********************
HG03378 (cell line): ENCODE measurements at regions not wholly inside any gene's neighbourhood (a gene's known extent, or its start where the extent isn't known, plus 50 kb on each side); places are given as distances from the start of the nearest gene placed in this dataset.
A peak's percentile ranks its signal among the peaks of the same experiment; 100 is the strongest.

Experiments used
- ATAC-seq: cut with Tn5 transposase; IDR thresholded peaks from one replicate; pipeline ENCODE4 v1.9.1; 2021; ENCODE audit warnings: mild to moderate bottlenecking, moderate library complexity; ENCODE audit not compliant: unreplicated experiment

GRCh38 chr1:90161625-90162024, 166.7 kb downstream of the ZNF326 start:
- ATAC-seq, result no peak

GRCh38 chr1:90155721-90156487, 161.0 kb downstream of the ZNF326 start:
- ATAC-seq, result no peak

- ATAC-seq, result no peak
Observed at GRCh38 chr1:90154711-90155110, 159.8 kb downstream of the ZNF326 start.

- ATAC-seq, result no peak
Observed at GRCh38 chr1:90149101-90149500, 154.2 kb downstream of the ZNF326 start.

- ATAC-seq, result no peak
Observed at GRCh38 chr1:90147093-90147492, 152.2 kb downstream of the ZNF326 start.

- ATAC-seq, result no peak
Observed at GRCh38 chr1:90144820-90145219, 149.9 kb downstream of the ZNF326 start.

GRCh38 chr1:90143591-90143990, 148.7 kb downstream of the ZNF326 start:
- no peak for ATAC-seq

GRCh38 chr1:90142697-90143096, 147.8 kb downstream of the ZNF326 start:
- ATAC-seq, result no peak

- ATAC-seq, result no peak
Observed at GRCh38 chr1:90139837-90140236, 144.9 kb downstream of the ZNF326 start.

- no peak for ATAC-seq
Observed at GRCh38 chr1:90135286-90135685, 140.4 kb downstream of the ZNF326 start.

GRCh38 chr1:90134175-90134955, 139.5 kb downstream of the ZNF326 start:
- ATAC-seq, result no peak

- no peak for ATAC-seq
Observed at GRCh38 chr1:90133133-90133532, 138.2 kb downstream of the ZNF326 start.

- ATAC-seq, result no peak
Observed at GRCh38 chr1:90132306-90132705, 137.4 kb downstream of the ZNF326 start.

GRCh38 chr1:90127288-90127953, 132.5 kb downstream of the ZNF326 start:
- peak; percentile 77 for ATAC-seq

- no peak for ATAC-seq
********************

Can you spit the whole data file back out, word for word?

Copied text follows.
HG03378 (cell line): ENCODE measurements at regions not wholly inside any gene's neighbourhood (a gene's known extent, or its start where the extent isn't known, plus 50 kb on each side); places are given as distances from the start of the nearest gene placed in this dataset.
A peak's percentile ranks its signal among the peaks of the same experiment; 100 is the strongest.

Experiments used
- ATAC-seq: cut with Tn5 transposase; IDR thresholded peaks from one replicate; pipeline ENCODE4 v1.9.1; 2021; ENCODE audit warnings: mild to moderate bottlenecking, moderate library complexity; ENCODE audit not compliant: unreplicated experiment

GRCh38 chr1:90161625-90162024, 166.7 kb downstream of the ZNF326 start:
- ATAC-seq, result no peak

GRCh38 chr1:90155721-90156487, 161.0 kb downstream of the ZNF326 start:
- ATAC-seq, result no peak

- ATAC-seq, result no peak
Observed at GRCh38 chr1:90154711-90155110, 159.8 kb downstream of the ZNF326 start.

- ATAC-seq, result no peak
Observed at GRCh38 chr1:90149101-90149500, 154.2 kb downstream of the ZNF326 start.

- ATAC-seq, result no peak
Observed at GRCh38 chr1:90147093-90147492, 152.2 kb downstream of the ZNF326 start.

- ATAC-seq, result no peak
Observed at GRCh38 chr1:90144820-90145219, 149.9 kb downstream of the ZNF326 start.

GRCh38 chr1:90143591-90143990, 148.7 kb downstream of the ZNF326 start:
- no peak for ATAC-seq

GRCh38 chr1:90142697-90143096, 147.8 kb downstream of the ZNF326 start:
- ATAC-seq, result no peak

- ATAC-seq, result no peak
Observed at GRCh38 chr1:90139837-90140236, 144.9 kb downstream of the ZNF326 start.

- no peak for ATAC-seq
Observed at GRCh38 chr1:90135286-90135685, 140.4 kb downstream of the ZNF326 start.

GRCh38 chr1:90134175-90134955, 139.5 kb downstream of the ZNF326 start:
- ATAC-seq, result no peak

- no peak for ATAC-seq
Observed at GRCh38 chr1:90133133-90133532, 138.2 kb downstream of the ZNF326 start.

- ATAC-seq, result no peak
Observed at GRCh38 chr1:90132306-90132705, 137.4 kb downstream of the ZNF326 start.

GRCh38 chr1:90127288-90127953, 132.5 kb downstream of the ZNF326 start:
- peak; percentile 77 for ATAC-seq

- no peak for ATAC-seq